Anthony Burbidge shares his love of music
Anthony Burbidge is an award-winning singer and songwriter who has been teaching in Airdrie since 2010.
“I have been teaching on and off since the early 2000s,” says Burbidge. “I’m hoping to give the music education that I never got and the experiences I always longed for.”
His students are fortunate indeed. The musical trailblazer, who originally hails from Nova Scotia, first began making music as an 11-year-old in his small town band program. At the time, not everyone was impressed by his musicality.
“I played for one year in band, and at the end of that year my music teacher had my mother and I come in for a sit-down in his office.”
“He said, ‘Mrs. Burbidge and Anthony, I have been watching you play over the past year, and I think, to be honest, music isn’t your thing.’”
“In my 11-year-old mind, I heard this adult saying you’re not good enough and you can’t do this,” he says.
“And nobody was going to tell me I couldn’t.”
Burbidge continued with a variety of classical music lessons, but it was in his teenage years that he discovered his love for popular music, and learning to play by ear, rather than reading music from the page.
Burbidge attended Mount Allison University in Sackville, N.B., where he found his talent in the recording studio. By the time 1993 rolled around, he had recorded his first CD.
Among his distinctions, Burbidge received an honourable mention in the 17th Annual Billboard World Song Contest, is a 2009 Indie International Songwriting Contest winner, and a Positive Music Award nominee.
In February of this year, he became a Positive Music Award Music Video of the Year winner for his song Us and Them.
These days, Burbidge’s focus is on teaching, hoping to inspire the next generation of musicians. “In the beginning, I thought I would run [Airdrie Music Lessons] part time, but when my daughter was born my focus changed.”
“When I said yes to teaching, one thing led to another, and my small group has been growing,” he says. “I didn’t want to turn it into a business, but it turned out to be my thing.”
Airdrie Music Lessons is located at Burbidge’s home music studio.
“I’ve had a recording studio in one form or another since 2005. Two-and-a-half years ago we moved to our current home in Baysprings, and I built a new studio.”
Before Burbidge starts with his formal lessons, which run from September through to June, he hosts ‘meet and greet’ sessions.
“It’s a chance for the parents to see ‘what is his teaching style,’ ‘how is he relating to my kid,’ and ‘how is my child relating to him.’”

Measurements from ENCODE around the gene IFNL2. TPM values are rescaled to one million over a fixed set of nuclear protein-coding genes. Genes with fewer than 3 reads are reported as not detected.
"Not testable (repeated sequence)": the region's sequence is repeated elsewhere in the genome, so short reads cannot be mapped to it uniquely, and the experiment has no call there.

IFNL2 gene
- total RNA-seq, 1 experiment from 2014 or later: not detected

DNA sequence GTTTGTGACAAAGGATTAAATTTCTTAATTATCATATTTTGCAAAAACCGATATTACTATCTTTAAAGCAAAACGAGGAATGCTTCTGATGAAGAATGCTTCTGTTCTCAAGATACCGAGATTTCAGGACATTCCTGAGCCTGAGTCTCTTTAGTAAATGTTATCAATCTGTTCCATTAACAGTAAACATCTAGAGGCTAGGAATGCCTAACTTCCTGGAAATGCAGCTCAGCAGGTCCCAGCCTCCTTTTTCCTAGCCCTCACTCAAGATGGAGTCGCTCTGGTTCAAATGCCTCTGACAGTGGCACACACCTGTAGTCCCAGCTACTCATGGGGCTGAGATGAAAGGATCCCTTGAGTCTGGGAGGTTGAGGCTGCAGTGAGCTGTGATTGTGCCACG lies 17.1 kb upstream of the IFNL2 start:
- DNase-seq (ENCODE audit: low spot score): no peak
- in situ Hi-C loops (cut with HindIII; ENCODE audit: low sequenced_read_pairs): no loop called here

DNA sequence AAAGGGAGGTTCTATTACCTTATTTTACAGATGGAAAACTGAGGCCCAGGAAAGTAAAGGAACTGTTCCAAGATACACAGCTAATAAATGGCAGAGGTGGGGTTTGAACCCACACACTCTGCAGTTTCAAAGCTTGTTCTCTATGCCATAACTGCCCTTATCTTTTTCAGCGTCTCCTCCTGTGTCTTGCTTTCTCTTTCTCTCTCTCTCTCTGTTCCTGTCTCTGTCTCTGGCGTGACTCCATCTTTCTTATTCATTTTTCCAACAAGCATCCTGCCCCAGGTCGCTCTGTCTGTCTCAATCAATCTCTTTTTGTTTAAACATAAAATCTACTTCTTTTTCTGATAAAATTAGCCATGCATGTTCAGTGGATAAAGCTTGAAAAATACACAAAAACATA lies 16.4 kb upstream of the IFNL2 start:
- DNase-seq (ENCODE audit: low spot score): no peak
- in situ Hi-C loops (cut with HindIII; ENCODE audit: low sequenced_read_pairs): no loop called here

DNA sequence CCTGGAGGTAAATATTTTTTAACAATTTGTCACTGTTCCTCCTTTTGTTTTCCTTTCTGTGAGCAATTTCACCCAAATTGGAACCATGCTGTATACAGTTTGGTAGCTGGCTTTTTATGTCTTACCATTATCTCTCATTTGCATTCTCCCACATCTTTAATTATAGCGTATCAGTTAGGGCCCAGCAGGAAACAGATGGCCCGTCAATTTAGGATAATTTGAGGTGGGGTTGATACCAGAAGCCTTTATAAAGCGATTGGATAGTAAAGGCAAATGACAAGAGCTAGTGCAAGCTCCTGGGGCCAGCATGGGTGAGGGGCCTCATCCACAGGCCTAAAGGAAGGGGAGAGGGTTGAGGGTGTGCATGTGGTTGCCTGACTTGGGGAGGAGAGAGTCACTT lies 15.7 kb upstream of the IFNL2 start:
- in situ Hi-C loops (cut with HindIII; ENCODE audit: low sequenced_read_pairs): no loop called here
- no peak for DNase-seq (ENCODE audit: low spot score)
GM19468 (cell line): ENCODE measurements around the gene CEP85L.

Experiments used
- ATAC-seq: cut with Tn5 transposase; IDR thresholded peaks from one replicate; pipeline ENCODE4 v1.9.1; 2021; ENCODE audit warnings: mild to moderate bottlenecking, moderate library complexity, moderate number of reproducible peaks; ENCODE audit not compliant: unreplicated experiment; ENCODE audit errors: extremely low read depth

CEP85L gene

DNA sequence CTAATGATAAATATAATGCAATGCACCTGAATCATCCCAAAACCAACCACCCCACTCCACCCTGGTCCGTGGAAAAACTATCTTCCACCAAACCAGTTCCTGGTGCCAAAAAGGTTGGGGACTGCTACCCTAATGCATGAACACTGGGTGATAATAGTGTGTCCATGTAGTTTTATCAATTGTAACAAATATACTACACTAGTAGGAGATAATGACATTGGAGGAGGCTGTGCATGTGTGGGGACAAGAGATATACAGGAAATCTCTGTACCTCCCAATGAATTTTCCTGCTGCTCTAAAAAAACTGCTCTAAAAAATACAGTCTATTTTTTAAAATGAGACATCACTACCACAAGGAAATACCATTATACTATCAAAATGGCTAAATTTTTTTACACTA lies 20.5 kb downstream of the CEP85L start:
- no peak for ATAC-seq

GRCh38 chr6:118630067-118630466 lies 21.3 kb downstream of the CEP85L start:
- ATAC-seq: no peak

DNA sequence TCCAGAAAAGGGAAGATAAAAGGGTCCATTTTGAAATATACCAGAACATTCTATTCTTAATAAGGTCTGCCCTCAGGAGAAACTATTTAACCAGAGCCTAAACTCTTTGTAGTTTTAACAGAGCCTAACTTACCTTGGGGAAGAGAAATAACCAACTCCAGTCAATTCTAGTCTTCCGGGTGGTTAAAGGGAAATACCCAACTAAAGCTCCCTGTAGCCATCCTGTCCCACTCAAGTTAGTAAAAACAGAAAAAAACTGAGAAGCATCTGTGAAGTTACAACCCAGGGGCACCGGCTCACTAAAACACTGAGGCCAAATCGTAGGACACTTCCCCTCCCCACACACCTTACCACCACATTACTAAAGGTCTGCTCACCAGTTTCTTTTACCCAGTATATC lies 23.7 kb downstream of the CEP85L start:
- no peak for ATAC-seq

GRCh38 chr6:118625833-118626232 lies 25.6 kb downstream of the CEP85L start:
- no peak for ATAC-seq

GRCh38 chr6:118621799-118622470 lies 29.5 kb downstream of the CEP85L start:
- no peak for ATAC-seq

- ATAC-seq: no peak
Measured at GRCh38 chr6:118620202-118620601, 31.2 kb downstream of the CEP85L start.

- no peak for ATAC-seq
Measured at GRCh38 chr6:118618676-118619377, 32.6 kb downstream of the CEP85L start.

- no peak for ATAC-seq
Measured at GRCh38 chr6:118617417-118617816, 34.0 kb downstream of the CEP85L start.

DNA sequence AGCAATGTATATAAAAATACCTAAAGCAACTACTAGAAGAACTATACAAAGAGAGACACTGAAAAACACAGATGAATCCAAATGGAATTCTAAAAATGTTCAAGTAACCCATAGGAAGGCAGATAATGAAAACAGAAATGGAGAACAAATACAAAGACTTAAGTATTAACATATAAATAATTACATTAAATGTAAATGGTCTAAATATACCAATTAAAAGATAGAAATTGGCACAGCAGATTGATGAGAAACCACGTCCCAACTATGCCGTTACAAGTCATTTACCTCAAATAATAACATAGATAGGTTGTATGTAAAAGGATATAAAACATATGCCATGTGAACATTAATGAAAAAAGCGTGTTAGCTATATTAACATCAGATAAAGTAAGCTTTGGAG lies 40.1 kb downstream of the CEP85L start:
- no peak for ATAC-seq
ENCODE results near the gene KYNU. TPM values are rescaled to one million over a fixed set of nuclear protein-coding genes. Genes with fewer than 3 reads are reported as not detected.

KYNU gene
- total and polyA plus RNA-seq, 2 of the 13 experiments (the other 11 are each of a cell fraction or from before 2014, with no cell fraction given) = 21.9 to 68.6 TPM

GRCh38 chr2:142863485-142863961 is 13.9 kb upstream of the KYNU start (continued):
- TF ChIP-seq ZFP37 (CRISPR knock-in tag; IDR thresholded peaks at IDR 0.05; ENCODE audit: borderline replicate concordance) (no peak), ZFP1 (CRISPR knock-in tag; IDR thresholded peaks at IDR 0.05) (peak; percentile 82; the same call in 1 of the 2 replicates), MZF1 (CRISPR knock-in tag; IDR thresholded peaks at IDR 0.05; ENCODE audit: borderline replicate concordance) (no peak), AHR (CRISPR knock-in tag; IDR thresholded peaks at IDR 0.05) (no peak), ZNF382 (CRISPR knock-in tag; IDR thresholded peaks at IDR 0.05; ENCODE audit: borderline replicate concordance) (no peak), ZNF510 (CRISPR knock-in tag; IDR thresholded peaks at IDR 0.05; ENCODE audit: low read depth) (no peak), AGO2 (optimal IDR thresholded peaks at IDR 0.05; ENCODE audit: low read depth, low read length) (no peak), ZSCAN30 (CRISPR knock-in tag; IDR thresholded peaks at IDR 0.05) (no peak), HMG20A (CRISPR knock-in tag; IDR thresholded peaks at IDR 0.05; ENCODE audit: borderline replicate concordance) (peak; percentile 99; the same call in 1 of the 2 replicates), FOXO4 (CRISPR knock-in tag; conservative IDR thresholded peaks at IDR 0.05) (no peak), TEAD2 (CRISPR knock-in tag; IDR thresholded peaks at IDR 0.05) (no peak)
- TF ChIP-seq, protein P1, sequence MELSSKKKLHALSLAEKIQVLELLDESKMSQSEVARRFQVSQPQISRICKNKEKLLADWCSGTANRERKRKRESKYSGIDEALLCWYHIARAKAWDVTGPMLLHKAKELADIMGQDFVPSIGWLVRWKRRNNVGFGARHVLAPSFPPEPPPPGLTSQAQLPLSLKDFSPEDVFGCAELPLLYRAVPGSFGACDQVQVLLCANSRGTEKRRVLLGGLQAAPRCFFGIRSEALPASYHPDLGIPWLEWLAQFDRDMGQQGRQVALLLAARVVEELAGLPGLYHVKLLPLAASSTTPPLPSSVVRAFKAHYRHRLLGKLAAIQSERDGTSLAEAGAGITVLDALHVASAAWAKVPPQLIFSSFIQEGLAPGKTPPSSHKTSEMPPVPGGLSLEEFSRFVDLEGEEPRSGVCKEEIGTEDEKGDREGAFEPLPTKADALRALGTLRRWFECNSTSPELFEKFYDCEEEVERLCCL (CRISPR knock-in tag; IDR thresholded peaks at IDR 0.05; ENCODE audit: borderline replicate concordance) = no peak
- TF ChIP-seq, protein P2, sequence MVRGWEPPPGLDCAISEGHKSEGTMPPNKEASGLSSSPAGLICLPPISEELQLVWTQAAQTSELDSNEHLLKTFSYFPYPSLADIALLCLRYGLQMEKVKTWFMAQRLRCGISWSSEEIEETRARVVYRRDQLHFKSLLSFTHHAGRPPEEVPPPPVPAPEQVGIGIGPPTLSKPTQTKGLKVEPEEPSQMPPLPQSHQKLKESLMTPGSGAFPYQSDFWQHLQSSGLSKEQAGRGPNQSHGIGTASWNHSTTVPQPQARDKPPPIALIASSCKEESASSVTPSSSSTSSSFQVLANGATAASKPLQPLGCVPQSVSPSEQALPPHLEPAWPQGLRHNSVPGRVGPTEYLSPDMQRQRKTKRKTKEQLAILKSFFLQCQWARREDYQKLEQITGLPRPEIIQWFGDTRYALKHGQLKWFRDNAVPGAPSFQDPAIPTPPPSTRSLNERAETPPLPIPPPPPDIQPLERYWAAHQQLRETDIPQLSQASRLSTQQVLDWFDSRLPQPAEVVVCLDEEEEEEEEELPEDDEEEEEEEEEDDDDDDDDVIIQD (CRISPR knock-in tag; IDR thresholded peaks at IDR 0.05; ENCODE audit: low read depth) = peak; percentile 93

“It’s also my chance to observe the child and see if this is something that they want to do.”
Once the students pick between singing, guitar, piano and rock band classes, that’s when the fun begins.
In the fall each of Burbidge’s students receives a binder, and through the months sheet music is added to their repertoire.
Each lesson is taught in a small group, with students ranging from age six to 70. Two concerts are put on, one in January and one in June, for the parents to see their child’s progress.
“They play with me, they play on their own and they play together,” he says. “There is this whole circle of creativity going on, and I find students’ progress much faster in a group than when I used to teach one on one, or even during my education.”
Another way Burbidge’s methods differ is in the way he teaches music.
“When I teach piano, for instance, I don’t teach just learning how to play the notes on the page.
“The kids are learning how to play chords and how to make up an accompaniment to go with the melody.”
One thing Burbidge notices of his repeat students is that once they are confident in their particular musical field, they tend to branch out to other things.
“It’s interesting to watch these kids over the months and years develop into wanting to take different classes.
“What I love is when kids have the commitment and passion to gather the skills and do rock band classes,” he says.
“It’s a dream for a lot of teenagers to be in a band.”
The classes themselves typically run for about an hour and at the end of each class a practice video is created for the following week.
The video is ‘produced’ by the student who shows the most progression from the week before.
Then, the videos are put on YouTube for the students to use during their 15 minutes of practice a day.
“Music can teach them so much in terms of goal setting, work ethic and persistence,” says Burbidge.
“I’m teaching music, but I am also hoping I am teaching the kids to be better people.”
As for those who think they could never make it as a musician, Burbidge has some advice.
“I don’t think anybody is hopeless.”
“There is technically something called being tone deaf, but a lot of it is psychological and once they get over it nine out of 10 people can hit that note,” he explains.
“The one thing that has the power to make us better at anything in life is practice.”